Although in some Member States (Denmark, Germany, Spain, Italy, Portugal) the law already excludes the applicability of the relevant national private copying exception to reproductions from unlawful sources and some national judges (eg the French Conseil d’État) have interpreted the scope of this exception, whether private copying could only encompass reproductions from licensed sources was an issue on which the CJEU had not ruled yet.

What is he looking at?
Most likely whether it is a lawful source
Similarly to what AG Trstenjak stated at para 78 of her Opinion in Case C-467/08 Padawanin his Opinion [not yet available in English, but on which see hereAdvocate General (AG) Cruz Villalón held the view that the private copying exception should only apply to reproductions ​​from legitimate sources. This followed from a number of considerations, including that:
  1. One of the aims of the InfoSoc Directive is to provide rightholders with a high level of protection [see, for instance, Case C-5/08 Infopaq, noted here, and Case C-351/12 OSA, noted here] and, as a consequence of this, exceptions and limitations should be interpreted strictly [to this end, see amongst others, Case C-145/10 Painer, noted here];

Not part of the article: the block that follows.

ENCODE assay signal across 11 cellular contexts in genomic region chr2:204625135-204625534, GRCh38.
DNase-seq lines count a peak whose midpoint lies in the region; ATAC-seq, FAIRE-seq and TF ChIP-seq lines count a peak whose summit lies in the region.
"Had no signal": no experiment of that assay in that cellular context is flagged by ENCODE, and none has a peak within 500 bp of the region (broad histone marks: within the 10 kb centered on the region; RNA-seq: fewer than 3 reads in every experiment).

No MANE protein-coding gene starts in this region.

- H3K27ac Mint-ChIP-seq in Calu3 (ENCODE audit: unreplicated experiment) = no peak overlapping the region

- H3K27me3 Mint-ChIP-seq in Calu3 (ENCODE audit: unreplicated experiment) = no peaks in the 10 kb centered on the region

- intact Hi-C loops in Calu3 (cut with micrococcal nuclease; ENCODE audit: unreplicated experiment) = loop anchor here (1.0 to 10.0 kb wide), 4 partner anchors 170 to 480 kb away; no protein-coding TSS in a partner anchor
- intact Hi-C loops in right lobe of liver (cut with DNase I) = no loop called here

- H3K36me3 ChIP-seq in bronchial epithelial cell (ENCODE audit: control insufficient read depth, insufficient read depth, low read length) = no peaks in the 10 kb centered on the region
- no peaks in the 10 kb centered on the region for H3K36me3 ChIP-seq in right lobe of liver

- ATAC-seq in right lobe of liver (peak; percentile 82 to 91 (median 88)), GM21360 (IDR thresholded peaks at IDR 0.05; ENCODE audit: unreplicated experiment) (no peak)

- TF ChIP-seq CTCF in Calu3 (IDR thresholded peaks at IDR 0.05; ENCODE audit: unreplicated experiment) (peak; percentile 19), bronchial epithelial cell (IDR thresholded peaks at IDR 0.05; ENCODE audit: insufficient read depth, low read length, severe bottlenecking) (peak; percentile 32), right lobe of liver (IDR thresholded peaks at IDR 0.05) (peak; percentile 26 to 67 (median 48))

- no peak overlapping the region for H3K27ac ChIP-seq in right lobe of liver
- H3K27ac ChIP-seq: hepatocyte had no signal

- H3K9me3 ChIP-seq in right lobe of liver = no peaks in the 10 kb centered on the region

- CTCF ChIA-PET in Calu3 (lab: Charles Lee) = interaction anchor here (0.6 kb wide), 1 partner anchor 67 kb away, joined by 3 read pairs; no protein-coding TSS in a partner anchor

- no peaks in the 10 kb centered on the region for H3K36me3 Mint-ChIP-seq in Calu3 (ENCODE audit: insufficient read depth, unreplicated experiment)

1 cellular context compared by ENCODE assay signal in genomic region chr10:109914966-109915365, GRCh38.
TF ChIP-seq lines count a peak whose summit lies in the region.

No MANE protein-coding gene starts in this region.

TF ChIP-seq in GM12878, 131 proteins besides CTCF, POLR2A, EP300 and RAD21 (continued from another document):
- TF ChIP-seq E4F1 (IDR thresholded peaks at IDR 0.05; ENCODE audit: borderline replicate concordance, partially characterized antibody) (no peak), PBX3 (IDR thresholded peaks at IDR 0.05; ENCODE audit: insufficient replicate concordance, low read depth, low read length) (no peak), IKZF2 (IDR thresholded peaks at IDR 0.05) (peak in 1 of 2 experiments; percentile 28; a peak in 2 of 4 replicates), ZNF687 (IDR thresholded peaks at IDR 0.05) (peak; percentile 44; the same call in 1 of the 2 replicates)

2. Having a private copying exception that includes reproductions from unlawful sources would contradict the three-step test as per Article 5(5) of the Directive, in particular the requirement that exceptions and limitations must not conflict with the normal exploitation of the work. According to the AG, allowing reproductions from unlawful sources would indirectly favour the massive diffusion of unlawful copies and, in any case, the provision of a fair compensation would not be enough to compensate rightholders from the lack of income from the lawful online reproduction, distribution and communication to the public of works.
... At least from unlicensed sources
This morning the CJEU issued its decision [not yet available on the Curia website] and confirmed the Opinion of his AG, holding that the private copying exception may only apply to reproductions from lawful sources.